Natural Fiber Wall Decor(22 items)
Welcome to the Natural Fiber Wall Decor Collection at NOVICA.
The Village Council
Your answers straight from the village experts
As with any work of art, direct sunlight will fade colors over time, especially for tapestries with natural dyes. We recommend hanging your tapestry in an area that avoids direct sun exposure to maintain vibrancy. To clean your woven tapestry, use a vacuum with an upholstery attachment or dry clean if necessary. Spot treatment can also be used with a gentle fabric cleaner, but we recommend testing it on a small area first. Alternatively, you may hand wash your tapestry using cold water, then hang it to dry in the shade. Some tapestries made from cotton fabric may be machine washed on cold.
When it comes to handcrafted traditional tapestries, the most common materials include wool, cotton, silk, and natural dyes. Certain regions incorporate unique materials or designs into their tapestries. In the Andes, alpaca fiber is commonly used. In India, one finds batik printed cotton. In Mexico and Central America sheep wool and natural cotton threads are frequently used. In Thailand, rich silk material is a feature of handmade tapestries.
To craft an eco-friendly tapestry, traditional artisans hold themselves to high standards, both in terms of materials and processes. Natural fibers, textiles, and dyes are derived from plants and trees. Some artisans even incorporate recycled or upcycled materials in their commitment to eco-friendly processes. Traditional art forms that are passed down through the generations are often painstakingly made by hand. They are naturally eco-friendly, as they avoid mass production, factory runoff, and industrial waste. This also means that each tapestry is uniquetruly one of a kind.
When it comes to tapestries, function meets style! A handmade tapestry can be a great way to brighten up any living space while providing insulation against the cold. Materials like alpaca and sheep wool create natural warmth by trapping cool air inside the cloth, creating a more stable temperature within the room.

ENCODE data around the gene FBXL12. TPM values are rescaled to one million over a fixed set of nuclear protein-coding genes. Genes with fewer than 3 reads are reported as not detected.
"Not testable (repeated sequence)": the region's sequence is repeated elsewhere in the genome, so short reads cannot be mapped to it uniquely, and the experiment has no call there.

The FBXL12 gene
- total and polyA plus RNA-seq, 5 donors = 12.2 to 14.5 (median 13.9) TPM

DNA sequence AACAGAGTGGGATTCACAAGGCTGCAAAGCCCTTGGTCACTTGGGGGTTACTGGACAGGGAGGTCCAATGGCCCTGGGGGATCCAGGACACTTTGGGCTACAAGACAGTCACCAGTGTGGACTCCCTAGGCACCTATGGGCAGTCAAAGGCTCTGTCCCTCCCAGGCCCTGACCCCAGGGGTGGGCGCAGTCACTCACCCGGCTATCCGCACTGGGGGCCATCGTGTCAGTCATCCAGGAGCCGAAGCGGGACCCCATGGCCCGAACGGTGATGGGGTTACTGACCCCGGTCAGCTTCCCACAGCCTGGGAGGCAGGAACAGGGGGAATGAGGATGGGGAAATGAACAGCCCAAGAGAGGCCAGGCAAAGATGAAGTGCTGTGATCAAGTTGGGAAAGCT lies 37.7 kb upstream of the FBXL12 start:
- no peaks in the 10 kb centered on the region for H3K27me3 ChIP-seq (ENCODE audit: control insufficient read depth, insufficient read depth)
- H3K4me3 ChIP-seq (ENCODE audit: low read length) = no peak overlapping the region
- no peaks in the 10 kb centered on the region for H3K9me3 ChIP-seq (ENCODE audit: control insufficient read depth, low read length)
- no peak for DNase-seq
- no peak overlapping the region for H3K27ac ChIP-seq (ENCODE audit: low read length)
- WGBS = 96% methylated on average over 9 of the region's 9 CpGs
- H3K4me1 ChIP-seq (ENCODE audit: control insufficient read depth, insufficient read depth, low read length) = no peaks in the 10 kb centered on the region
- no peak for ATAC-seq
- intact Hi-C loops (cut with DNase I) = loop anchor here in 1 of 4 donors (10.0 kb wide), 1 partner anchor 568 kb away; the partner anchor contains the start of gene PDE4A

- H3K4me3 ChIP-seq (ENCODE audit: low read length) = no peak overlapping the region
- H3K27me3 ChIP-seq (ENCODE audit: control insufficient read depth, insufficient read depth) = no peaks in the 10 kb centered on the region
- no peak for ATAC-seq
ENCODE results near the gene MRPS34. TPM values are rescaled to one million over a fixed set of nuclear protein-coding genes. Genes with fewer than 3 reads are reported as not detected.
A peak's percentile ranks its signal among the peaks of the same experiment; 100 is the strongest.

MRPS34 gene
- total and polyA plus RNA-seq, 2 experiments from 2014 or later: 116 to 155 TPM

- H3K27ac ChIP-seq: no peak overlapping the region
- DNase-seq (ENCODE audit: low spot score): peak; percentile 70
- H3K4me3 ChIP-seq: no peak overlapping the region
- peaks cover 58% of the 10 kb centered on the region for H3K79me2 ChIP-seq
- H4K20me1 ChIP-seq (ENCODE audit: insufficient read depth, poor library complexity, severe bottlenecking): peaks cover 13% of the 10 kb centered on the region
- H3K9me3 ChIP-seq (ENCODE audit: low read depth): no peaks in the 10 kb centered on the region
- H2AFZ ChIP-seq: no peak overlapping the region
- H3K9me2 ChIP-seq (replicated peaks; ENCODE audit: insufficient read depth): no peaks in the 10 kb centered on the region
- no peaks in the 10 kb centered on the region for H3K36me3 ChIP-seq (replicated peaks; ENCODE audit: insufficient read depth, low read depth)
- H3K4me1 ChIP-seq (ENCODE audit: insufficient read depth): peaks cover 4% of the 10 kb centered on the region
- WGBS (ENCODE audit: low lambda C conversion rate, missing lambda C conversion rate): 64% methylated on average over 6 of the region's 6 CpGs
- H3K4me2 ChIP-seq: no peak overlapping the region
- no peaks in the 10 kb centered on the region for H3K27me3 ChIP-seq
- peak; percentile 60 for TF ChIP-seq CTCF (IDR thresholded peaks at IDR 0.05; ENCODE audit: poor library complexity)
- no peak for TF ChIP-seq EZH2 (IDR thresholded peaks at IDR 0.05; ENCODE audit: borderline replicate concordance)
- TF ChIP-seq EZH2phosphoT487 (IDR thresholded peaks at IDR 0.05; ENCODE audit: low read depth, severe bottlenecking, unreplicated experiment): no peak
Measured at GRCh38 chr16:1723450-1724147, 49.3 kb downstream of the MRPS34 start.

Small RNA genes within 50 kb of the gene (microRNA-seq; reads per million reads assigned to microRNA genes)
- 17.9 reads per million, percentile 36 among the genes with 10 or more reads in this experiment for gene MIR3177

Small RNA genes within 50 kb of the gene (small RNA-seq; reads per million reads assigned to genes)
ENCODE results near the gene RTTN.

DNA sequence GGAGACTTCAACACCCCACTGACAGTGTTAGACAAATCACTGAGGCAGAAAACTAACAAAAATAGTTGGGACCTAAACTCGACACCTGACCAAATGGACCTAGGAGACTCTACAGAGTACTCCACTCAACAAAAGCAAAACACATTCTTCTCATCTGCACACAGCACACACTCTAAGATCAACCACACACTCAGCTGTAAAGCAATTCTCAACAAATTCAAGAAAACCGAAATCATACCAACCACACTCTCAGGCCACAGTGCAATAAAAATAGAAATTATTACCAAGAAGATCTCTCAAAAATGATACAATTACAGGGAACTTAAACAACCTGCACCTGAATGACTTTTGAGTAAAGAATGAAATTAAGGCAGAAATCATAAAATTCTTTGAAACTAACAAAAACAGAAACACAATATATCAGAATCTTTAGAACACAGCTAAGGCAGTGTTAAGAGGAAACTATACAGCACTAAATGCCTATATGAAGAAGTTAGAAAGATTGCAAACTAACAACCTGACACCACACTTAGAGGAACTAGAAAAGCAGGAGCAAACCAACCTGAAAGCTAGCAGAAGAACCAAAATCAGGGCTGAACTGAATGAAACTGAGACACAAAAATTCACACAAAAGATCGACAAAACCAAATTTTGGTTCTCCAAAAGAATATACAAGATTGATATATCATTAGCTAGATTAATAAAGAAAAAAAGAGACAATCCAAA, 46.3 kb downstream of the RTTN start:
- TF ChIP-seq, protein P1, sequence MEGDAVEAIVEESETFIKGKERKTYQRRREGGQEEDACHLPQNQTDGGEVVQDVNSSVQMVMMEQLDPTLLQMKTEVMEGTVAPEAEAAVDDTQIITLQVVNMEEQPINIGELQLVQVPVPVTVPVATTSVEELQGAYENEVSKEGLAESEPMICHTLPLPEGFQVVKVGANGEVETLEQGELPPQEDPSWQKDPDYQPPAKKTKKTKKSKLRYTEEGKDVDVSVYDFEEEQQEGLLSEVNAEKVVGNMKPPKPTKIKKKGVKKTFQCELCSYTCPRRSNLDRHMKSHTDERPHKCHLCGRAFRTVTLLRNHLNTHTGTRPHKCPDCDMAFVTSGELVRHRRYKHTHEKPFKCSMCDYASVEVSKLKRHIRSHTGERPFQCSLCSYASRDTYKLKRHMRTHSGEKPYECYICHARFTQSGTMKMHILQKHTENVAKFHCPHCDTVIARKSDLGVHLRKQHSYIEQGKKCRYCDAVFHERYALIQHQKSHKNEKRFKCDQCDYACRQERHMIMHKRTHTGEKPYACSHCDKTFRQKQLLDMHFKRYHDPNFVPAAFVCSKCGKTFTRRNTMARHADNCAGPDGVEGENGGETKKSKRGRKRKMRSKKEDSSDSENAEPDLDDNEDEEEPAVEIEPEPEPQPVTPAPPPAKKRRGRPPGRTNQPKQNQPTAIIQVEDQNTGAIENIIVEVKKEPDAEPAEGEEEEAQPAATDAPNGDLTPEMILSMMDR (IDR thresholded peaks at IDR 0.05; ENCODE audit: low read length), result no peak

While factory-produced tapestries are increasingly available to consumers, traditional, authentic tapestries are handmade by artisans who often learn the artform from older generations. Skilled makers from the Andes, India, Mexico and Thailand make use of foot-treadle or backstrap looms, where they interweave warp and weft threads and then tamp them down into a tight stitch. An artisan may finish a handmade tapestry by using a needle and thread or a sewing machine for final touches.
Traditional tapestries depict scenes and images which are drawn from the lives and natural environments of the artisans who craft them. Some include geometric designs, like the mandala, which is thought to represent wholeness and symmetry. Others make use of paisley, floral, or leafy patterns, particularly in tapestries from India. Central American tapestries may incorporate geometric motifs, animals, and people, while Mexican tapestries are often colorful with Greca patterns and designs. Thai artisans use symbols that are popular within Thai culture, religious characters, animal scenes, or depictions of human forms. Unique tapestries from the Andes are often vibrant with elaborate scenes that incorporate folklore, village life, and pastoral existence.
The methods for making tapestries vary as widely as the regions from which they come. Because many traditional artisans adopt the methods of their ancestors, they have kept those ancient artforms alive and well. In the Andes, weavers often work on a wooden treadle loom in which they use foot pedals, called treadles, to control the weave of the tapestry. In Central America, the treadle loom and the backstrap loom are both integral to tapestry art. The backstrap loom is one of the oldest techniques which dates back thousands of years, in which one part of the loom is attached to the weaver and the other part is attached to a fixed object (historically, a tree). To create vibrant color, artisans embroider and dye their tapestries with natural plants and pigments. Around the world, weavers use tie-dye, Dabu (the application of wax or gum clay and resin to the cloth to create a diffuse color effect), Batik (an ancient method in which dye-resistant wax is applied to cloth to create select patterns of color), hand embroidery, and patchwork to create unique and diverse tapestry art.